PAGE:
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Document 61998CJ0446

Wyrok Trybunału (piąta izba) z dnia 14 grudnia 2000 r.
Fazenda Pública przeciwko Câmara Municipal do Porto.
Wniosek o wydanie orzeczenia w trybie prejudycjalnym: Supremo Tribunal Administrativo - Portugalia.
szósta dyrektywa VAT.
Sprawa C-446/98.

ECLI identifier: ECLI:EU:C:2000:691

61998J0446

Judgment of the Court (Fifth Chamber) of 14 December 2000. - Fazenda Pública v Câmara Municipal do Porto. - Reference for a preliminary ruling: Supremo Tribunal Administrativo - Portugal. - Taxation - Sixth VAT Directive - Taxable persons - Bodies governed by public law - Letting of spaces for the parking of vehicles. - Case C-446/98.

European Court reports 2000 Page I-11435


Summary
Parties
Grounds
Decision on costs
Operative part

Keywords


1. Tax provisions Harmonisation of laws Turnover taxes Common system of value added tax Taxable persons Bodies governed by public law Activities in the exercise of public authority not taxable Definition Whether the letting of spaces for the parking of vehicles included Conditions

(Council Directive 77/388, Art. 4(5), first subpara.)

2. Tax provisions Harmonisation of laws Turnover taxes Common system of value added tax Taxable persons Bodies governed by public law Activities in the exercise of public authority not taxable Economic activities which are not negligible taxable Extent

(Council Directive 77/388, Art. 4(5), third subpara.)

3. Tax provisions Harmonisation of laws Turnover taxes Common system of value added tax Taxable persons Bodies governed by public law Activities in the exercise of public authority not taxable Concept of significant distortions of competition and concept of economic activities not negligible in scale National legislation authorising the competent minister to define those concepts Whether permissible Conditions

(Council Directive 77/388, Art. 4(5), second and third subparas)

4. Tax provisions Harmonisation of laws Turnover taxes Common system of value added tax Taxable persons Bodies governed by public law Activities in the exercise of public authority not taxable Letting of spaces for the parking of vehicles Effect of the absence of an exemption following from Article 13B(b) of the Sixth Directive None

(Council Directive 77/388, Arts 4(5), fourth subpara., and 13B(b))

5. Preliminary rulings Reference to the Court Need for a preliminary ruling Assessment by the national court

(EC Treaty, Art. 177 (now Art. 234 EC))

6. Preliminary rulings Judgment Effects

(EC Treaty, Art. 177 (now Art. 234 EC))

Summary


1. The letting of spaces for the parking of vehicles is an activity which, where it is carried on by a body governed by public law, is carried on by that body as a public authority within the meaning of the first subparagraph of Article 4(5) of the Sixth Directive 77/388 on the harmonisation of the laws of the Member States relating to turnover taxes if it is carried on under a special legal regime applicable to bodies governed by public law. That is the case where the pursuit of the activity involves the use of public powers.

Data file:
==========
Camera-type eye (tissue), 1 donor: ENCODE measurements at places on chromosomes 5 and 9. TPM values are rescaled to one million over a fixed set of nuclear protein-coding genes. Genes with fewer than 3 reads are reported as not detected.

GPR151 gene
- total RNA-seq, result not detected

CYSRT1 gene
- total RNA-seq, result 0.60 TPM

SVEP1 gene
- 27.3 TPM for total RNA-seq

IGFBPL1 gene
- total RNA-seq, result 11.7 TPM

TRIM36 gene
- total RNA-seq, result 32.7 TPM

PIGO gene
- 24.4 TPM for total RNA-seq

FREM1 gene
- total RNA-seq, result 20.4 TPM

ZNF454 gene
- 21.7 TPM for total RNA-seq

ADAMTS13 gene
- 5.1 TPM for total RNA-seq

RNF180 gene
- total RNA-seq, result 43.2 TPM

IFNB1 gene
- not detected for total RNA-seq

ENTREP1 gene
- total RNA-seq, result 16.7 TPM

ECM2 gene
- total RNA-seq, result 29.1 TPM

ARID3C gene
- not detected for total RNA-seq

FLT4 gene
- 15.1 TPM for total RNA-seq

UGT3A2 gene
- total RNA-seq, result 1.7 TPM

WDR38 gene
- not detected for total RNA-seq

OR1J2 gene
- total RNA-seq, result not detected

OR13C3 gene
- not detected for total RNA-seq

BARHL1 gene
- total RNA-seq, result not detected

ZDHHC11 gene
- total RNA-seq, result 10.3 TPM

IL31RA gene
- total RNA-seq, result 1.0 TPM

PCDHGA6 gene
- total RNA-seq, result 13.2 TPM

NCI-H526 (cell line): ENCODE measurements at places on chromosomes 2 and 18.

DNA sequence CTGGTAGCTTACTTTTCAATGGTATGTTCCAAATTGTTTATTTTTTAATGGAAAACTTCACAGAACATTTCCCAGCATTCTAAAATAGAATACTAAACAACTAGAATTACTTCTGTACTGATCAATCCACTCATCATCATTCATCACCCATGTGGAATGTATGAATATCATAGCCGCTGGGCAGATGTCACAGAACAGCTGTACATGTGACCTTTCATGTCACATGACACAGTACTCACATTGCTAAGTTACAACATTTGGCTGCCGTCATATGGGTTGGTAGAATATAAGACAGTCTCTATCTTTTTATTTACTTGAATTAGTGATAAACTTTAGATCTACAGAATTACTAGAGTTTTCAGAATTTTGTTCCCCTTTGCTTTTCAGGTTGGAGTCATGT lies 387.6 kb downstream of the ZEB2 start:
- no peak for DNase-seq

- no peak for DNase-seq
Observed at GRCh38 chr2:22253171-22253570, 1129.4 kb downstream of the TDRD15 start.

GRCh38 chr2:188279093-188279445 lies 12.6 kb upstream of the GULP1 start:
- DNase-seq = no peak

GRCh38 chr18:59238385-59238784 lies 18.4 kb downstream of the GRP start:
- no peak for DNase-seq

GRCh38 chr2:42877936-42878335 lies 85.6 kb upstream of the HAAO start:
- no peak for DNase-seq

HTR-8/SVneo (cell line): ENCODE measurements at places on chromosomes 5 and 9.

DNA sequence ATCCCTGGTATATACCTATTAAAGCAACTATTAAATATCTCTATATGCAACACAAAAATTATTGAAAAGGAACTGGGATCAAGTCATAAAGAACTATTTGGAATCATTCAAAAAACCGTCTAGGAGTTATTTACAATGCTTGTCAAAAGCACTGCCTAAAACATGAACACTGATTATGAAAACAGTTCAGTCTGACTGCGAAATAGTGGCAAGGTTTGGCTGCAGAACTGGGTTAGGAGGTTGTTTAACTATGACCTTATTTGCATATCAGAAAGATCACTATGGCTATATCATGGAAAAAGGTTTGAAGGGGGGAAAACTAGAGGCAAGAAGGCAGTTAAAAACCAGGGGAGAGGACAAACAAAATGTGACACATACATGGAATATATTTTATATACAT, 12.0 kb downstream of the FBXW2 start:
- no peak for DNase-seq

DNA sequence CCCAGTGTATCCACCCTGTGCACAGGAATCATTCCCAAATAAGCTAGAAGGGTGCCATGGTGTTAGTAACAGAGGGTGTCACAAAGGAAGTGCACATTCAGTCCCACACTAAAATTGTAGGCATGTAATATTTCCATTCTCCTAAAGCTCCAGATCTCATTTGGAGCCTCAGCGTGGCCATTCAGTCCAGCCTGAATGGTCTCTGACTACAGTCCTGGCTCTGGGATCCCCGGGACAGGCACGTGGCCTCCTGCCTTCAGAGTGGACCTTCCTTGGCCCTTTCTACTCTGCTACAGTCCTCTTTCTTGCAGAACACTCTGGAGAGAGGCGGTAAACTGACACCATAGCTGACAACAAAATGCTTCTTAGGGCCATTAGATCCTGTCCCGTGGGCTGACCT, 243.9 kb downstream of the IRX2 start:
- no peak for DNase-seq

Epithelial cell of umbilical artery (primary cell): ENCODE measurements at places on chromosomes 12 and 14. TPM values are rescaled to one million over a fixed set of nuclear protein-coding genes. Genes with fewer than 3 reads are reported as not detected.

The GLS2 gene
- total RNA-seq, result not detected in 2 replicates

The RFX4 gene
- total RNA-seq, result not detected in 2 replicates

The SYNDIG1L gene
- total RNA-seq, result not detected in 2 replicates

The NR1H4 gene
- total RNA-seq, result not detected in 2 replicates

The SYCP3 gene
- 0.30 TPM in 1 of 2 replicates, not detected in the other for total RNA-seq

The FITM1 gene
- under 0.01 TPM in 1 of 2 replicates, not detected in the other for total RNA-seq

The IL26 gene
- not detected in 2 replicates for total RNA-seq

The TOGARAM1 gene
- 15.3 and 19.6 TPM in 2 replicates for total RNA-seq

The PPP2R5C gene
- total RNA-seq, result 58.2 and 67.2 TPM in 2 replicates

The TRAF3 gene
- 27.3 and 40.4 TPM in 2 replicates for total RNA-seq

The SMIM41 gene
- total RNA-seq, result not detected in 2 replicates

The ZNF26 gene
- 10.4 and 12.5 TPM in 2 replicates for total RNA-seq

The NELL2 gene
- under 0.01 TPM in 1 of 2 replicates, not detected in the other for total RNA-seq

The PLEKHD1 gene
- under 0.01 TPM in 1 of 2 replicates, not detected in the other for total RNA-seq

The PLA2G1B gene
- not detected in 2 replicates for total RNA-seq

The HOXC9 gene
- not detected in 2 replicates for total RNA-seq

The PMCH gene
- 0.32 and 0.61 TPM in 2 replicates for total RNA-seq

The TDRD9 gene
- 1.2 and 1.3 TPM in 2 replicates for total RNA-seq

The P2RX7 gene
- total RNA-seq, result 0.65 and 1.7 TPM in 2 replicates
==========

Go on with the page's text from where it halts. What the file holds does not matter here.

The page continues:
( see para. 24 and operative part 1 )

2. The third subparagraph of Article 4(5) of the Sixth Directive 77/388 on the harmonisation of the laws of the Member States relating to turnover taxes must be interpreted as meaning that bodies governed by public law are not necessarily regarded as taxable persons in respect of the activities they engage in which are not negligible. Only if those bodies engage in an activity or perform a transaction listed in Annex D to the directive may the criterion of the negligible scale of that activity or transaction be taken into account with the aim, if national law makes use of the option provided for in the third subparagraph of Article 4(5) of the directive, of excluding them from being taxable persons for value added tax where their activities are negligible.

( see para. 28 and operative part 2 )

3. The Finance Minister of a Member State may be authorised by a national law to define what is covered by, first, the concept of significant distortions of competition within the meaning of the second subparagraph of Article 4(5) of the Sixth Directive 77/388 on the harmonisation of the laws of the Member States relating to turnover taxes and, second, the concept of negligible activities within the meaning of the third subparagraph of Article 4(5) of that directive, provided that his decisions of application may be reviewed by the national courts.

( see para. 35 and operative part 3 )

4. The fourth subparagraph of Article 4(5) of the Sixth Directive 77/388 on the harmonisation of the laws of the Member States relating to turnover taxes must be interpreted as meaning that the absence of an exemption for the letting of spaces for the parking of vehicles, which follows from Article 13B(b) of the directive, does not prevent bodies governed by public law which carry out that activity from being treated as non-taxable persons for value added tax in respect of it, where the conditions stated in the first and second subparagraphs of that provision are satisfied.